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About Bioethics & Human Biotechnology


Bioethics established itself in the late 1960s as a field concerned with the ethical and philosophical implications of certain biological and medical procedures, technologies, and treatments. Early issues included end-of-life decision-making, organ donation, and human experimentation. Human biotechnology became a concern when the first bioethics institutes were established in the early 1970s. This attention skyrocketed in 1990 when the U.S. Human Genome Project earmarked 3% to 5% of its $3 billion federal budget to the Ethical, Legal, and Social Implications (ELSI) research program, making its activities the world's largest bioethics program.

Bioethics initially represented diverse ethical philosophies. But by the mid-1980s, most professional bioethicists were grounded in individualist and utilitarian frameworks. Bioethicists appropriately continued to consider informed consent, patient safety and similar topics, but their attention to the broad social and political meanings of human biotechnologies had faded.

This shift has been unfortunate for the public's understanding. Most bioethicists present themselves as disinterested analysts who can be trusted to represent a full range of constituencies: researchers, biotech corporations, patients, religious groups, marginalized communities, and other affected parties. But in fact, many promote their own world views, which often emphasize libertarian values over commitments to the public interest.

The role of bioethics has been further compromised by its increasing financial and professional ties to the biotech industry. Many university bioethics centers receive funding from biotech corporations, and many bioethicists serve as paid or unpaid members of corporate "ethical advisory boards."



Federal Oversight Group Has Complaints But Says Yes To CRISPR Trialby Alex LashXconomyJune 21st, 2016Concerns arise over consent forms and financial barriers to the CRISPR trial.
Do women who donate their eggs run a health risk?by Sandra G. BoodmanThe Washington PostJune 20th, 2016People who make egg donations may feel exploited during the process and experience serious health consequences due to a dearth of research on the effects of egg retrieval.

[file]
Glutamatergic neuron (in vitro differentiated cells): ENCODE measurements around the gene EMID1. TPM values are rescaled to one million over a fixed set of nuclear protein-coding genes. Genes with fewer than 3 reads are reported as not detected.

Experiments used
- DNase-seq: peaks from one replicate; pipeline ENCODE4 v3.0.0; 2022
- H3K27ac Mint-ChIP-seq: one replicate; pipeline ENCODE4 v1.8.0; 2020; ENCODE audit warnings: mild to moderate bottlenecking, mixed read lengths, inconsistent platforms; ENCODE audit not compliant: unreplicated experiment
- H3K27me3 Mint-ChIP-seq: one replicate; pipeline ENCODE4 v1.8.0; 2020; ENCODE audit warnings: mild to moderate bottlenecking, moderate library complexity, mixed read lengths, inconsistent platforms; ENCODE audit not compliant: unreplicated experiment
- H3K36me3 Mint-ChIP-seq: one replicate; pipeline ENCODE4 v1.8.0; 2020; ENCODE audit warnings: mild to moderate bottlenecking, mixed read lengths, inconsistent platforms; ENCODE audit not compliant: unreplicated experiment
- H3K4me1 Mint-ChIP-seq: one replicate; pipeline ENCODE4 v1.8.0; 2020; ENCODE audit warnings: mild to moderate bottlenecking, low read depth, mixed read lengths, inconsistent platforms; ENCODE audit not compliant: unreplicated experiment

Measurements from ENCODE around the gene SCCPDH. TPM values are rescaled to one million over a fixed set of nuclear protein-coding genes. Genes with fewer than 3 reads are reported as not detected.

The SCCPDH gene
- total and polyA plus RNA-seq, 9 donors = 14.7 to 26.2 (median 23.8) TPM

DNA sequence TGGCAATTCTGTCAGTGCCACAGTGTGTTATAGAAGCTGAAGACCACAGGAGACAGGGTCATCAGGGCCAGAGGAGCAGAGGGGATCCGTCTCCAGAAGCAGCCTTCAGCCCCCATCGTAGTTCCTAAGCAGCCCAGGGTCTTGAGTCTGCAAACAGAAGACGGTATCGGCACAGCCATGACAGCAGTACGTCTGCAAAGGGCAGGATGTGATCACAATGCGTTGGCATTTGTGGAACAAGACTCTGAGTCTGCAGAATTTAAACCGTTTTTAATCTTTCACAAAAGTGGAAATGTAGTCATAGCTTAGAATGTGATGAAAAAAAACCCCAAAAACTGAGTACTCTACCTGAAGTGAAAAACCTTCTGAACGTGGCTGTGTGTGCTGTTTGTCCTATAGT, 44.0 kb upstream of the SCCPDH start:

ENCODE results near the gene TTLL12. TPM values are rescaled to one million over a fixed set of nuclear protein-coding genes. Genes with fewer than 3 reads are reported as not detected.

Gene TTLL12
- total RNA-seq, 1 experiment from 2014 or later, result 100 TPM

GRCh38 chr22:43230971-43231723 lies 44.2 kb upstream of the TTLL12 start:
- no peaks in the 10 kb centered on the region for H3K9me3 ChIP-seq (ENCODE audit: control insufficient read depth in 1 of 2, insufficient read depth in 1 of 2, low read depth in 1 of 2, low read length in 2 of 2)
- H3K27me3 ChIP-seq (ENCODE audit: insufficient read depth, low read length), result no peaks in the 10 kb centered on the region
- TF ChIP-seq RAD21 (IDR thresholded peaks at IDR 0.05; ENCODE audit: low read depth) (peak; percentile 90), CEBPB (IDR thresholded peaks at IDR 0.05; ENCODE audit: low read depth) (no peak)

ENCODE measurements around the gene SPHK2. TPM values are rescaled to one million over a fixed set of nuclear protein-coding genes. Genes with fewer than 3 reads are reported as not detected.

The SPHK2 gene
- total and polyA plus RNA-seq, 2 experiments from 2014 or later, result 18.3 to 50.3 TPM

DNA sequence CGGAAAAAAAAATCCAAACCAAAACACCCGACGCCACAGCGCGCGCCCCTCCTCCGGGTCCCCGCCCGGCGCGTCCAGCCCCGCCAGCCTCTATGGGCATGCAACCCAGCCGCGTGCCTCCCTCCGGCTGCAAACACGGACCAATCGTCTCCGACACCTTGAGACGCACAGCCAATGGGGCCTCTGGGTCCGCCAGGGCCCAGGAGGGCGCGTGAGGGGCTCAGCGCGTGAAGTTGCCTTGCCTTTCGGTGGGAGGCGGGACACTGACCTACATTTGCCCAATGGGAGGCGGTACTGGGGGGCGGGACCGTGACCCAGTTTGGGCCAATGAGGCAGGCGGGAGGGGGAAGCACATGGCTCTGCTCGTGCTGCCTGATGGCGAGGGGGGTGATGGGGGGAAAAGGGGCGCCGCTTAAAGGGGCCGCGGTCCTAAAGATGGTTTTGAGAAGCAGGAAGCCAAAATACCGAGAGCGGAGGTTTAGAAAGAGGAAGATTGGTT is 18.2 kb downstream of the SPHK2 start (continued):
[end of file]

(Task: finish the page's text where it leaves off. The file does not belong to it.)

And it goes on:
Gene drive debate must include voices from Africa, elsewhereby Richard Nchabi KamwiSTATJune 15th, 2016Those countries most affected by malaria and other illnesses will be most affected by gene drive technologies.
Should We Sequence the DNA of Every Cancer Patient?by Antonio RegaladoMIT Technology ReviewJune 14th, 2016To match cancer patients with drugs, Strata Oncology plans to offer free genetic tests.
‘Safe’ call? My thoughts on the latest mitochondrial replacement paper by Ted MorrowTed's BlogJune 14th, 2016A paper published by Nature discusses mitochondrial replacement but underplays the danger of "mitonuclear mismatching."
Testing, testing: Prenatal genetic screeningby Joe GibesTrinity International University June 10th, 2016Confusion and uncertainty surround both the accuracy of prenatal genetic screening and people's understanding of what PGS is.
The National Academies’ Gene Drive study has ignored important and obvious issues by Jim ThomasThe Guardian June 9th, 2016Some important gaps in the study include an analysis of militarization and commercialization, along with other possible consequences of gene drives.
Mitochondrial Replacement Hype Goes Nuclear Including by Wellcome Trustby Paul KnoepflerThe NicheJune 9th, 2016The risks of 3-person IVF are improperly accounted for amidst overblown optimism.
Interview: “Democratic deliberation” and bioethicsby Nelson Michael & Xavier SymonsBioEdgeJune 8th, 2016A conversation with Nelson Michael about the state of bioethics in the US now and in the future.
Genetically engineered bugs to fight malaria and Zika? Not so fast, experts sayby Joel AchenbachThe Washington PostJune 8th, 2016The use of "gene drive" technologies threaten incalculable harm to ecosystems worldwide.
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